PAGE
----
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Table Top 109

The Bakery Science Club at Kansas State University began in the 1970’s. It was started by Grain Science students. In the first years the club only made fruitcakes at Christmas. Since then, the club has evolved into a mini-business with over 100 products and over 40 members.

The club meets every Tuesday night in the Baking Lab at Shellenberger Hall, where club members do everything from scaling up ingredients to baking to bagging. The following Wednesday members conduct a sale from 3-5 p.m. in the hallway of Shellenberger Hall’s first floor.

These baked goods are produced primarily using donated ingredients. On top of the weekly sales, Bake Club has two seasonal sales for Christmas and Open House. Both sales require a week or more of baking. The result of these bring in almost 10 times what a weekly sale would normally.

For the Christmas sale, Bake Club makes many holiday favorites like kringles, graham crackers and Christmas shaped sugar cookies. All holiday items can be pre-ordered or purchased during the sale.

Open House is a university-wide event that takes place one Saturday each Spring. Shellenberger Hall is open for visitors to tour the Baking Lab. In the last few years, the Bake Club has demonstrated pretzel making to visitor and how different ingredients affect the product. The Open House Bake Sale lasts all day and a complete line of products is offered including: Monster Cookies, Cinnamon Rolls, Brownies, Pretzels and Breads, to name a few.

All profit from the Bake Club goes towards funding educational opportunities for members. Each year Bake Club pays for airfare and hotel costs of all qualifying member to attend the American Society of Baking Convention in Chicago, Illinois. This past year, a group of students toured Bundy’s Baking Solutions in Ohio with the help of the club.  To qualify for the trip members must have worked a specified number of hours and earned a certain number of club points. Bake Club has sent as many as 35 members to Chicago to attend the BakingTech. This conference gives them the opportunity to interact with people throughout the Baking Industry, attend seminars to learn about the latest issues facing the baking world and visit vendor’s booths to view the latest technology available. It is a great way for students to get a foot in the door and has been a excellent avenue to find an internship or full-time position. And, of course, there is plenty of time to enjoy the sights, tastes and sounds of Chicago!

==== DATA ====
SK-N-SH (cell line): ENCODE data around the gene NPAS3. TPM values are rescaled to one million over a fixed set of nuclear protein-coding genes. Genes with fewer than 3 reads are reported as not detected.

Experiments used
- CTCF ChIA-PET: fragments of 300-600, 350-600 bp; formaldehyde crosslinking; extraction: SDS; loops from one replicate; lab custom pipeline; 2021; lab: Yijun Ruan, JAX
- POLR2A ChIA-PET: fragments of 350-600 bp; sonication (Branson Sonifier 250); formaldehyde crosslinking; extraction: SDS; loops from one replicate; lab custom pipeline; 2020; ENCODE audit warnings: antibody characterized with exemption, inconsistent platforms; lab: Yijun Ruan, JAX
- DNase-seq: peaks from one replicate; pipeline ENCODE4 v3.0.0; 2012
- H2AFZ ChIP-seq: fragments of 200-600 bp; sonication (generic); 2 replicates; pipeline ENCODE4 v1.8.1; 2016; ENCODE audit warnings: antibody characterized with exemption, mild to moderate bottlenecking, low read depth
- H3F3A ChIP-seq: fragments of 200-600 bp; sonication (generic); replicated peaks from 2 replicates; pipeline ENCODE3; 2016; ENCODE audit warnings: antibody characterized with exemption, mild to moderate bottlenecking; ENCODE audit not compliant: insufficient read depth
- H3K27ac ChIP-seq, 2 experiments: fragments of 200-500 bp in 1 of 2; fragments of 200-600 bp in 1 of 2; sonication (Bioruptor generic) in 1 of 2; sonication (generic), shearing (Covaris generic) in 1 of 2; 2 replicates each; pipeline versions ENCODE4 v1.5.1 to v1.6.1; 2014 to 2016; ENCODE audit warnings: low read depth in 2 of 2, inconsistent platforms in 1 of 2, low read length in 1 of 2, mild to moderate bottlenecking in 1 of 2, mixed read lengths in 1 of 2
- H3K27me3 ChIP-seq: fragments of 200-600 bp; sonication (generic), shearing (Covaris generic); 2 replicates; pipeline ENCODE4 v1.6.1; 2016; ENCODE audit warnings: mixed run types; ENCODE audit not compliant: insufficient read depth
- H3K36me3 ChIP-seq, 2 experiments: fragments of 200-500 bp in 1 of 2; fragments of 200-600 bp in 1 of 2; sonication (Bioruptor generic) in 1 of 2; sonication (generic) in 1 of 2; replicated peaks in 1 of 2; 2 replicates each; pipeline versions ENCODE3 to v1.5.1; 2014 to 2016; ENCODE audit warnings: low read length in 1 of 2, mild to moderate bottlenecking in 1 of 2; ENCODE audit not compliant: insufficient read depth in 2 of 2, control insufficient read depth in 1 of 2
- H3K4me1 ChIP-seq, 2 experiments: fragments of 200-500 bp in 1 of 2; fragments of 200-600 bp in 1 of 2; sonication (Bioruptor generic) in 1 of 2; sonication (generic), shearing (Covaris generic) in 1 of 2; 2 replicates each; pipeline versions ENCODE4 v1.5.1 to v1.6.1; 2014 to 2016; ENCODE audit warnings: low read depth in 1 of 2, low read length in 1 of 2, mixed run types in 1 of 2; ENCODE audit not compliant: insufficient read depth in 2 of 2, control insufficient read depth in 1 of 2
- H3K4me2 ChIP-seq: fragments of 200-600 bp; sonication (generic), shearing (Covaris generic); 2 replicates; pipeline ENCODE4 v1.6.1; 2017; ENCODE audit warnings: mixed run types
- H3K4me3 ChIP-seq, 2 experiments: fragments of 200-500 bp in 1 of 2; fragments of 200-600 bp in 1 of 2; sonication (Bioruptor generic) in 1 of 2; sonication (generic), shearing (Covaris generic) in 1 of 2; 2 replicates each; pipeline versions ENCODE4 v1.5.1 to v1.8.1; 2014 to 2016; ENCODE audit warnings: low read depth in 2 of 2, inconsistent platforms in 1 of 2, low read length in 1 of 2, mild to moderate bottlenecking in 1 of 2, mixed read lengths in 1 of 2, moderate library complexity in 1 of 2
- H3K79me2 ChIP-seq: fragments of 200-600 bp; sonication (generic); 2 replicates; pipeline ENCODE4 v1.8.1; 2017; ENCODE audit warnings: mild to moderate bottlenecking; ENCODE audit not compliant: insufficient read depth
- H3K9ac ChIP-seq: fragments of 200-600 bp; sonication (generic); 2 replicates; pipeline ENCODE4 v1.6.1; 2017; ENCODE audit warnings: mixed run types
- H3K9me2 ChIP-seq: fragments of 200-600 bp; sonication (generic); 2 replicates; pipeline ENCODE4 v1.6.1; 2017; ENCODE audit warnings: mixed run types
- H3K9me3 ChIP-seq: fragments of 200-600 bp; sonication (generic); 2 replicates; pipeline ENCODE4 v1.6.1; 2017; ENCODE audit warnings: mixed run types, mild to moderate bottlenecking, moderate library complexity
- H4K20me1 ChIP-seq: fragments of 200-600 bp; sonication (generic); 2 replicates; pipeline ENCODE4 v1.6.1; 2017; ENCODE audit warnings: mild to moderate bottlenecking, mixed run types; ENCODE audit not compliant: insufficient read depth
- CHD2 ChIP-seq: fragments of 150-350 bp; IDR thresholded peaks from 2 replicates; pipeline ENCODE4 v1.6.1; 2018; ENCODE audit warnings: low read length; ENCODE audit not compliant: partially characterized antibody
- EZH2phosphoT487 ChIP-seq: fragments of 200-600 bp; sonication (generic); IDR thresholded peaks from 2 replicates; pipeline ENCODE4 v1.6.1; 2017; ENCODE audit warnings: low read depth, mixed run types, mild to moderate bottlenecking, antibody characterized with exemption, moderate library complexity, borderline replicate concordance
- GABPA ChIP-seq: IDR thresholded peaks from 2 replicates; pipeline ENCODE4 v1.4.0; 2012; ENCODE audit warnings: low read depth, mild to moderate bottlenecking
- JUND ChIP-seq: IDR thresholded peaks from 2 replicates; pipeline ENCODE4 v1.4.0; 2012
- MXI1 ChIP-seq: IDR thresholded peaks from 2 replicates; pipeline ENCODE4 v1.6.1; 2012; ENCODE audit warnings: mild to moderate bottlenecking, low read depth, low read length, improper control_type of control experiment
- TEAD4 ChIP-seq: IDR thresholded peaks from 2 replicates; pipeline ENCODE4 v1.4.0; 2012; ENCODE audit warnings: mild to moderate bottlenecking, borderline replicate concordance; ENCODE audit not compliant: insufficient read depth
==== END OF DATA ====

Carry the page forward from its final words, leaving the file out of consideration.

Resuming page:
Every three years the club has the opportunity to visit the International Baking Industry Exposition in Las Vegas, Nevada. This is the largest convention, with the widest array of vendors from all over the country. Company personnel come from all over the world to attend this Expo.

So, who are these lucky members that get free trips to fun places like Chicago and Las Vegas? Bakery Science Club members could be any student at KSU! All majors are welcome to attend, graduate or undergraduate students. Bake Club has had members from a wide range of curricula, any where between Grain Science to Accounting to Education to Interior Design. Opening Bake Club to everyone offers a chance to spread awareness of the major, and in many cases, has influenced students to switch to the Bakery Science Program by being in the club. Previous baking experience is by no means required. Each new member is taught how to shape artisan breads, make cookies and learn how to run machinery with the help of other experienced members.

Every year the entire bake club votes on the 8 member officer team which consists of a President, Vice-President, Production Managers (2), Treasure, Secretary, Marketing Representative and Agriculture Council Representative. These officers have many responsibilities; for example they oversee the production schedule, decide on what is made for each sale, run the sale, find donors, manage the finances, plan the trips and advertise for the club. The Bakery Science Club is a wonderful way for KSU students to make lasting friendships and learn about the baking industry first hand.


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